In 1914, 84% of the world was under colonial rule from a European nation. Quite an achievement considering that Europe makes approximately 8% of the world’s land mass. These were some of the attention-grabbing opening lines of economic historian, Philip T Hoffman’s event at the Edinburgh International Book Festival.
How did that happen?
One reason was gunpowder technology. Even though gunpowder and the first associated weapons originated in China, the technology improved and progressed in Europe due to the region’s almost constant warfare and aggression towards neighbouring countries. Also Europe consisted of a collective of smaller countries, roughly similar in size with heavy taxation that the rulers used to invest in military technology.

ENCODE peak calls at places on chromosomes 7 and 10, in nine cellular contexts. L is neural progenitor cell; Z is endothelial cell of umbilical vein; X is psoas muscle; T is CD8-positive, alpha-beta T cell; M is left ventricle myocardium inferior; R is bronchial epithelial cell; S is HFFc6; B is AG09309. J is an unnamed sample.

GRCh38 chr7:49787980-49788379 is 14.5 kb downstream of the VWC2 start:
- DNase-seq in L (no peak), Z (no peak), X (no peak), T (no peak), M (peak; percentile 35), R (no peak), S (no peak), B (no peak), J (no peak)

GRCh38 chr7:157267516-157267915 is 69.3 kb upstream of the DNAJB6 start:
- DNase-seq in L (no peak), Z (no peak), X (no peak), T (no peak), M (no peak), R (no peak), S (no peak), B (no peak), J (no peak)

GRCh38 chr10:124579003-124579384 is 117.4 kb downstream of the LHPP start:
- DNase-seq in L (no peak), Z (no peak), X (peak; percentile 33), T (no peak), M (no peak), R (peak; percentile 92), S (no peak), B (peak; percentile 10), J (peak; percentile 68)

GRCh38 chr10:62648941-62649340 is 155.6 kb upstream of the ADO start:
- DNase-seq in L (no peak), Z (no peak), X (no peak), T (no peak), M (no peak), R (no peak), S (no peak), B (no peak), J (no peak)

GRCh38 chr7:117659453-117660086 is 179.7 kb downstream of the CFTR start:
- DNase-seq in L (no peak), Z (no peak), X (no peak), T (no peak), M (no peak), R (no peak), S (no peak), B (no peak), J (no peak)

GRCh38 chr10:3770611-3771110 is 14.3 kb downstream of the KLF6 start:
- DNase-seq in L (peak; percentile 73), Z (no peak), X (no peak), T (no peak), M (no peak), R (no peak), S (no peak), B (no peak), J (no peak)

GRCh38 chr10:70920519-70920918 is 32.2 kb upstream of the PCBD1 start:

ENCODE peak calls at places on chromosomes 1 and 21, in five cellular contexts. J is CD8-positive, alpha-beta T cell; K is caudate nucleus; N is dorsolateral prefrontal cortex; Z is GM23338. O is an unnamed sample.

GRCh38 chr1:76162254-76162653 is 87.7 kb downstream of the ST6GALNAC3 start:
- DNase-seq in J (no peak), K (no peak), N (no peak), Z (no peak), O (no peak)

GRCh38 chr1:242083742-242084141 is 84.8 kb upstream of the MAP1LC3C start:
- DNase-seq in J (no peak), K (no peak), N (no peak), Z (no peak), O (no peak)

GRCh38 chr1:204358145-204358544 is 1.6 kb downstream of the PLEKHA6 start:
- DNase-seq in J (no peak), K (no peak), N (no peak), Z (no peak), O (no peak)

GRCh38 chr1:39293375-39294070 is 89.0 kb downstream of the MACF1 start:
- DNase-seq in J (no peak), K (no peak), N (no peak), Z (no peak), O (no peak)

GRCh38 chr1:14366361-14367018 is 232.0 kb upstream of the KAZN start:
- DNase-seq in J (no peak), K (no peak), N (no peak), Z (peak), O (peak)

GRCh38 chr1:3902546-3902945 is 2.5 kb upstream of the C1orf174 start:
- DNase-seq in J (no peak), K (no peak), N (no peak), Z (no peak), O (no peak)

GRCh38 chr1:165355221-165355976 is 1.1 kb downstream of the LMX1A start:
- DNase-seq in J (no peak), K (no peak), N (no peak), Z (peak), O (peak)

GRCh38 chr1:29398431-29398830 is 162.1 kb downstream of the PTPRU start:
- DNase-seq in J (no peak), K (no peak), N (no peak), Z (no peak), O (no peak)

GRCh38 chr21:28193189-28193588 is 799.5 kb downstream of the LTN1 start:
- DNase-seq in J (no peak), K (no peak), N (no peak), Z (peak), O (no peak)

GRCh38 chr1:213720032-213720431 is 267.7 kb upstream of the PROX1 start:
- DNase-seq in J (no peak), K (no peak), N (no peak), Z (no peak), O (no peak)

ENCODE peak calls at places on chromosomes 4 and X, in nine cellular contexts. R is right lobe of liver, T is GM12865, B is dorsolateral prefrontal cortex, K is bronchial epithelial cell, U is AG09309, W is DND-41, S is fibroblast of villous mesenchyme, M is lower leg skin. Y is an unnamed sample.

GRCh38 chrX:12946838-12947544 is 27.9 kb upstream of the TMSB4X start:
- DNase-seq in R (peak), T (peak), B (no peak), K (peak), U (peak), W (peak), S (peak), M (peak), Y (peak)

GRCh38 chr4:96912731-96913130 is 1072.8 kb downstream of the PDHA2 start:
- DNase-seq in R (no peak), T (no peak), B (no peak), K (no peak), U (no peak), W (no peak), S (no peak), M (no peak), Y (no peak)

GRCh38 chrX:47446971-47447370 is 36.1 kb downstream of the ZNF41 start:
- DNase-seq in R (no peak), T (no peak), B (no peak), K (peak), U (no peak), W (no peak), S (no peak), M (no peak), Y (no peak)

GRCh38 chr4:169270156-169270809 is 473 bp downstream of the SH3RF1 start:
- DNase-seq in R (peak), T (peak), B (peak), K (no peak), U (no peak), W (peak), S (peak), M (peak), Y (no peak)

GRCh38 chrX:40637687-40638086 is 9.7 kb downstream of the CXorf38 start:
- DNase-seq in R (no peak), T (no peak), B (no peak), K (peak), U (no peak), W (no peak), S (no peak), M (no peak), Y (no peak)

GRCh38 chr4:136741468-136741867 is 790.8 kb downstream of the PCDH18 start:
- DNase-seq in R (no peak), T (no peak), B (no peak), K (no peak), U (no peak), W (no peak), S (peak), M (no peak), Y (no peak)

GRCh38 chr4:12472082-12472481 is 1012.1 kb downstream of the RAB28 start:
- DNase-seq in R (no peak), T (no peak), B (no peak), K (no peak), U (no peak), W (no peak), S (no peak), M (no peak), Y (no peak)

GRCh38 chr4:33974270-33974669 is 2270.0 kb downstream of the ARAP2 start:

By contrast, countries such as India and China were huge countries with very low taxation meaning there were no funds to invest in military technology. Moreover, the immediate threat to these countries did not require weapons that used gunpowder and as a result they never innovated beyond early weaponry.
The enthusiasm and expertise of Mr Hoffman was clear, although his method of delivery in a lecture style with slides was quite dull. The hour in his company lacked engagement and interactivity with the exception of ten minutes at the end where he took questions.